Alexion co-founder Stephen Squinto is back in the game as CEO, this time for a small gene therapy player
With his name already behind a rare disease success story in Alexion, Stephen Squinto was looking for a great story to drive him to jump back into the biotech game. He found that in a fledging non-viral gene therapy company, and now he’s got a few backers on board as well.
On Tuesday, Gennao Bio launched with a $40 million Series A co-led by OrbiMed and Logos Capital with participation by Surveyor Capital. The biotech, which is looking to use its cell-penetrating antibody platform to deliver nucleic acid “payloads” during into the nucleus, had to rush for its initial series — and had a name change along the way.
“This sort of happened so quickly, and we also went through a name change recently — we were called something else up until a month ago,” CEO Stephen Squinto told Endpoints News. “We’ve engaged with a firm to develop messaging and a new logo; we should have one sometime in the next three or four weeks.”
The company was co-founded in 2020 by Squinto, Yale professors Pete Glazer, Elias Quijano and Bruce Turner after it received funding from the Blavatnik Fund for Innovation at Yale, named for Len Blavatinik, a billionaire businessman who is a chairman for Access Industries. With the $40 million, Gennao will have some lab space. For now, the company operates out of a lab on Yale’s campus.
Gennao thinks its tech licensed from Yale can obviate the need for viral vector transfer common to gene therapies, which can be difficult to make and come with some well-established safety red flags. Gennao was inspired, in part, by the success of Passage Bio and conversation with that firm’s co-founder Jim Wilson.
Wilson told Glazer and Squinto that eventually the field would have to shift away from the use of viruses in therapies. The company has had some success in preclinical trials in mice so far, and if successful, would help revolutionize the gene therapy landscape. That is what drew Squinto to the role after six years away from running a biotech.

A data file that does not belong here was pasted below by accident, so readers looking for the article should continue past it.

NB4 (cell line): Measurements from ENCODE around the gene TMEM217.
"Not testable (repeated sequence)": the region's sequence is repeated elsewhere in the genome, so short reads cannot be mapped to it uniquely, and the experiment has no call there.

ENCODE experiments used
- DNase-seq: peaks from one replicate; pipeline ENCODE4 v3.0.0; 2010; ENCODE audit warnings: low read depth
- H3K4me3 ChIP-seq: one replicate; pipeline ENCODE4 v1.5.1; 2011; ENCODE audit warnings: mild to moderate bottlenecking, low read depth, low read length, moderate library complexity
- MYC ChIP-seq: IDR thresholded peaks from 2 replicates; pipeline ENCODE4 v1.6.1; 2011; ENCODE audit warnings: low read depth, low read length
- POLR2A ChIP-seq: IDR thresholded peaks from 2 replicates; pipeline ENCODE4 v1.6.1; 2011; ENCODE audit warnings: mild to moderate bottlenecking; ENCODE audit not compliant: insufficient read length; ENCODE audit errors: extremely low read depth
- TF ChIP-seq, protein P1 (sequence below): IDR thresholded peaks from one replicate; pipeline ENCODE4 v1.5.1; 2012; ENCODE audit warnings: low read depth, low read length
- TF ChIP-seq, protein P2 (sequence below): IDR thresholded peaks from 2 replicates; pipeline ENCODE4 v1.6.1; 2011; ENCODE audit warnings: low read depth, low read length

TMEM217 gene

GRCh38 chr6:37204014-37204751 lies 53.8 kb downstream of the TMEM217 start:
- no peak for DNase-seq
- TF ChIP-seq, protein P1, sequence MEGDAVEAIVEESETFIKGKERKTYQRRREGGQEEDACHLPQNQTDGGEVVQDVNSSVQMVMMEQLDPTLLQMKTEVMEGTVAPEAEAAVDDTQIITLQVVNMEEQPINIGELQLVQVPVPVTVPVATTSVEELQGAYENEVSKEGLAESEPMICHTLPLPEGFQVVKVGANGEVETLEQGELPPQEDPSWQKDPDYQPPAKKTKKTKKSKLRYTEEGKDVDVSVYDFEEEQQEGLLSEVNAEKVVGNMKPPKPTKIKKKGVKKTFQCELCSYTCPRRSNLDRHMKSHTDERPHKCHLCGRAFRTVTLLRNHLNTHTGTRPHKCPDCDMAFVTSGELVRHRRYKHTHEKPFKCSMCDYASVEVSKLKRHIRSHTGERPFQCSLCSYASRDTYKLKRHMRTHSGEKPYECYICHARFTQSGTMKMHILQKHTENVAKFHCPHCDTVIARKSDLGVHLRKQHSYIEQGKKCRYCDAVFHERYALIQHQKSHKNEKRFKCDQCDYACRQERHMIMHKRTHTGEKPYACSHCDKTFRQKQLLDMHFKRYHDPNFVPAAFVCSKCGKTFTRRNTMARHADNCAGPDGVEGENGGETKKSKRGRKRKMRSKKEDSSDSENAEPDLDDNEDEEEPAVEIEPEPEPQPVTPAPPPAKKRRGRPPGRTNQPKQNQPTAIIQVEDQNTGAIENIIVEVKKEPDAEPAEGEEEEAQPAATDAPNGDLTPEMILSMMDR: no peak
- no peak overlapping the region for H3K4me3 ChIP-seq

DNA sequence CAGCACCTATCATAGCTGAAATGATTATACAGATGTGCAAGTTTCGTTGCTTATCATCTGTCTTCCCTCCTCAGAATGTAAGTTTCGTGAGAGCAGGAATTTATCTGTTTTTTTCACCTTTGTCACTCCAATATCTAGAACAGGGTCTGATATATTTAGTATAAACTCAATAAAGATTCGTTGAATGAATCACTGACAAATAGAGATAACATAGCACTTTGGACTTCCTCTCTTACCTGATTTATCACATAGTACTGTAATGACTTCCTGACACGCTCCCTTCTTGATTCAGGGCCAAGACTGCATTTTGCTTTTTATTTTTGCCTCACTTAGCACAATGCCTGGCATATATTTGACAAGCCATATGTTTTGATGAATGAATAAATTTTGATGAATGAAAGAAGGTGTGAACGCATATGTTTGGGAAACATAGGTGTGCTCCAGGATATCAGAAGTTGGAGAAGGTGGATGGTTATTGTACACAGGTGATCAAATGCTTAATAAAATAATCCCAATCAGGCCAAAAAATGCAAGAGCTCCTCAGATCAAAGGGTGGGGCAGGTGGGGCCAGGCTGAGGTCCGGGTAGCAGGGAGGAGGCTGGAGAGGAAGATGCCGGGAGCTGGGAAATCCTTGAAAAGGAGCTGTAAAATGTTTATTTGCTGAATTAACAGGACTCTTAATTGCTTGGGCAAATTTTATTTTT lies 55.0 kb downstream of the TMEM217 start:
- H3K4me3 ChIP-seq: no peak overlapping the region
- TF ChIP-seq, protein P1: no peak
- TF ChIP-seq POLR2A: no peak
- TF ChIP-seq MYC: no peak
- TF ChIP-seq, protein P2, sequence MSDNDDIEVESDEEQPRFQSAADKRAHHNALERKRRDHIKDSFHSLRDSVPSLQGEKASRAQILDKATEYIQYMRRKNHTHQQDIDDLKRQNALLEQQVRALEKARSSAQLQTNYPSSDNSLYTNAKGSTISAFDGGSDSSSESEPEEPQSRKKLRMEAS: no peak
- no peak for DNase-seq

The 25-year veteran who co-founded Alexion served the company for 23 years. Prior to that, he was one of Regeneron’s first employees, and he held a joint academic position at both the Tulane University and LSU Medical Schools. He has a history with biotech startups, and though he was ready to step away from the daily grind when he left Alexion in 2015, he was reinvigorated when he stepped into an interim CEO role at Passage Bio. His plan is to get the ball rolling at Gennao until the company is ready for someone else to take the reins.
“I wasn’t looking to jump back into an operating role, but the story here was so compelling, I had to jump back in here,” Squinto said.
This is the second gene therapy company from Glazer’s lab. In 2019, Trucode Gene Repair launched with ambitious plans of taking on CRISPR with a new, similar form of gene editing. After rebranding to Vera Therapeutics, the company switched gears entirely, though they declined to elaborate on the reasons behind the change, except to say the technology hadn’t failed.
Though the company only has a handful of employees, the funds from Series A will help boost the staff size to to around 20 or 30, he said. Funding will also help provide support to secure a battery of preclinical data.
The financing was co-led by OrbiMed, where Squinto is an executive partner, and Chau Khuong, another partner at OrbiMed, will join the board on the round.